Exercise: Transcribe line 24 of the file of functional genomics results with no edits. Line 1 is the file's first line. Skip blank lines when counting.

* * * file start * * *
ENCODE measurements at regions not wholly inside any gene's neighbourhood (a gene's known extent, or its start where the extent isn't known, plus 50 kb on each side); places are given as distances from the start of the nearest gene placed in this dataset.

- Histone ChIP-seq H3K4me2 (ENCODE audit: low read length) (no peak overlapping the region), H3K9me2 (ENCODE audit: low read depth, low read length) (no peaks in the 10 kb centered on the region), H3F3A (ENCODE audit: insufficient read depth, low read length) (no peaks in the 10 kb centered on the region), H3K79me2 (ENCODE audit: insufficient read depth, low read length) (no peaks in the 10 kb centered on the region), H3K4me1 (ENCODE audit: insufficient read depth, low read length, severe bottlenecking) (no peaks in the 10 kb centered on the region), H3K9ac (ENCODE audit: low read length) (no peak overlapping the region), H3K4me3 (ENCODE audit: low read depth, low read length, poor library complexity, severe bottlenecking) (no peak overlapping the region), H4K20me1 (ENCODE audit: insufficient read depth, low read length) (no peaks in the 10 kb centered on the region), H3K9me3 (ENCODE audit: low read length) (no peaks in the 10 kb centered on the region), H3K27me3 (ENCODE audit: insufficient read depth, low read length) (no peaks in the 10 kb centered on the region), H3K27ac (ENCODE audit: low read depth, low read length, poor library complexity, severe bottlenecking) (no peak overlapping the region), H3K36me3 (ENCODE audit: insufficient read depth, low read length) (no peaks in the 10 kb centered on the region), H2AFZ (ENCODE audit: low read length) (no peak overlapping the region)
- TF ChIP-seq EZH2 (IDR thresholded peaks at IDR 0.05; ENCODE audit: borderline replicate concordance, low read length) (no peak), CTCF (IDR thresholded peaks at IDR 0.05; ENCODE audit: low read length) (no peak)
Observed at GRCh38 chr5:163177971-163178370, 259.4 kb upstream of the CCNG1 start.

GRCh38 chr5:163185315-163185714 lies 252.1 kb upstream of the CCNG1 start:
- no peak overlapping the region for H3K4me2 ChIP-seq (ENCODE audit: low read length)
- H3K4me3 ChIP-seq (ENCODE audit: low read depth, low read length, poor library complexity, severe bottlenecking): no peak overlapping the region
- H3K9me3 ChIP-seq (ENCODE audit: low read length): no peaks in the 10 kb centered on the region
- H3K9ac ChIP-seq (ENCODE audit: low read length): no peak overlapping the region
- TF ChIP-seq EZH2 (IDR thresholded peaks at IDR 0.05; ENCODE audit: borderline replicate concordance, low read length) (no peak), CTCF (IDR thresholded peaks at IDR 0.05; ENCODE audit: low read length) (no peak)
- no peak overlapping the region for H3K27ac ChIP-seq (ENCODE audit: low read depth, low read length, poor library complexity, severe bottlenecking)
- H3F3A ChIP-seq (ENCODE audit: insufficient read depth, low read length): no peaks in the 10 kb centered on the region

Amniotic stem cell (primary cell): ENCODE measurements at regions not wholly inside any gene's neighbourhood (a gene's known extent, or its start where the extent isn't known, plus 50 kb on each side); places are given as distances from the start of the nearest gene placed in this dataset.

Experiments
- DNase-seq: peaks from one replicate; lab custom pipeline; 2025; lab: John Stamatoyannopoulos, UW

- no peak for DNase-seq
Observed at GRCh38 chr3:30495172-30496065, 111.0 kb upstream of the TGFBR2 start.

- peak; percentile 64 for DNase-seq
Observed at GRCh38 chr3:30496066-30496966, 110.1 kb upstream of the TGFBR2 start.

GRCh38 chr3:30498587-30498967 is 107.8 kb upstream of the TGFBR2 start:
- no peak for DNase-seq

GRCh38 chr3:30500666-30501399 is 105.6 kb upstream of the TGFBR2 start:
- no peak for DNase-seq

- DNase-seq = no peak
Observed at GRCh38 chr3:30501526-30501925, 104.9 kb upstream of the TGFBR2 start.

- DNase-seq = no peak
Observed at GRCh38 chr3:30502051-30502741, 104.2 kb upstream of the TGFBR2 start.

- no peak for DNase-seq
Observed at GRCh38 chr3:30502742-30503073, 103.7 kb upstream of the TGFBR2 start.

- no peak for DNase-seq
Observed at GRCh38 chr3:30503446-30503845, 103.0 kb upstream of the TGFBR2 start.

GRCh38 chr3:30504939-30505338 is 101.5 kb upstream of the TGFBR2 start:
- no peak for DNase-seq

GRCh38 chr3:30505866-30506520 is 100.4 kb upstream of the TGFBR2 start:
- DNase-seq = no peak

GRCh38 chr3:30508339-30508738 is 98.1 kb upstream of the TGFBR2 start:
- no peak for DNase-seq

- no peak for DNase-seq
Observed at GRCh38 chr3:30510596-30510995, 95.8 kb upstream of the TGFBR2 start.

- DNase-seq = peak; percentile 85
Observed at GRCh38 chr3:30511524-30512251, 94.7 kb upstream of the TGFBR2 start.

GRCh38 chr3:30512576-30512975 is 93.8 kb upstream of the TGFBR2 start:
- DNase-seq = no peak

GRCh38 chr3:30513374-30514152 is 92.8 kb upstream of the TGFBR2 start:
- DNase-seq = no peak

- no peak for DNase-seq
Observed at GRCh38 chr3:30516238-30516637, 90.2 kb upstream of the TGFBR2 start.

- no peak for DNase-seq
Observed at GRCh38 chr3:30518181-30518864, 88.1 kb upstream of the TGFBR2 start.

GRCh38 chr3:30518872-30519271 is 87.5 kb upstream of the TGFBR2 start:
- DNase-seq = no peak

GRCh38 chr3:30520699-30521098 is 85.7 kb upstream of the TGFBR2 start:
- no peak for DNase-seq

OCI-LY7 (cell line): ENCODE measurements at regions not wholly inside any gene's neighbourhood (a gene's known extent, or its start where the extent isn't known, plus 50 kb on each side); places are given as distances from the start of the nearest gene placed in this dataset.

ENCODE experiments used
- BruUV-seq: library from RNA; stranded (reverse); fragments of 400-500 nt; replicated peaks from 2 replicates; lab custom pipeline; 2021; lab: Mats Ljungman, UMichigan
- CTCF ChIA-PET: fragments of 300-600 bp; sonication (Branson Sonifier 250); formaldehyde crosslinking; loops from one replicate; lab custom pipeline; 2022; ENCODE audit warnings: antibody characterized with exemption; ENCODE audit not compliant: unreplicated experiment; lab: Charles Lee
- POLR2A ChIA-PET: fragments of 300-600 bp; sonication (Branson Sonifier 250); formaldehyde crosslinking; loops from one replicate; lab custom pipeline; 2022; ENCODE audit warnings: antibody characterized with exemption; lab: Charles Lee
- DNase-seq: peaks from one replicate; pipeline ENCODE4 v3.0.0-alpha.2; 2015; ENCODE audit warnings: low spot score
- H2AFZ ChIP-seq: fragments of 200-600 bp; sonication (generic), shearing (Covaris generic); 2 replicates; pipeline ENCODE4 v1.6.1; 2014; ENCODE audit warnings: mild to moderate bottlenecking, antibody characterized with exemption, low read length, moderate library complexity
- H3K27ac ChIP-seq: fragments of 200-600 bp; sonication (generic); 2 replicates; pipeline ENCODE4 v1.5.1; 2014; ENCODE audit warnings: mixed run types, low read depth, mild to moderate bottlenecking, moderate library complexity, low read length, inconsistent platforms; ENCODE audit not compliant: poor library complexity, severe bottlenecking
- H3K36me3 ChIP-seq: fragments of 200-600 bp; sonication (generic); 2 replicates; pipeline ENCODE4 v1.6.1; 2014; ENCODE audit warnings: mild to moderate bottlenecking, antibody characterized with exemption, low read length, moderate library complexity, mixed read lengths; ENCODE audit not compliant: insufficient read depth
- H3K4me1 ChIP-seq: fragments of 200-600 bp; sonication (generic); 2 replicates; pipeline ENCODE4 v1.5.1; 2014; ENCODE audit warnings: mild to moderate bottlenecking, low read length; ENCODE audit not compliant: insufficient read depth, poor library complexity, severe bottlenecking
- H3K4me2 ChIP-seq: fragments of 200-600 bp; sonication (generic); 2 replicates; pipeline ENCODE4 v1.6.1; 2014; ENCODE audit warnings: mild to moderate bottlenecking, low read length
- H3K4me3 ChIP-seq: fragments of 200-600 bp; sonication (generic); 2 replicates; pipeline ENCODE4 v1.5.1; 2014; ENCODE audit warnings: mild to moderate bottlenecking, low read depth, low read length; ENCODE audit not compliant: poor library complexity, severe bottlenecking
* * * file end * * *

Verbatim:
- DNase-seq = no peak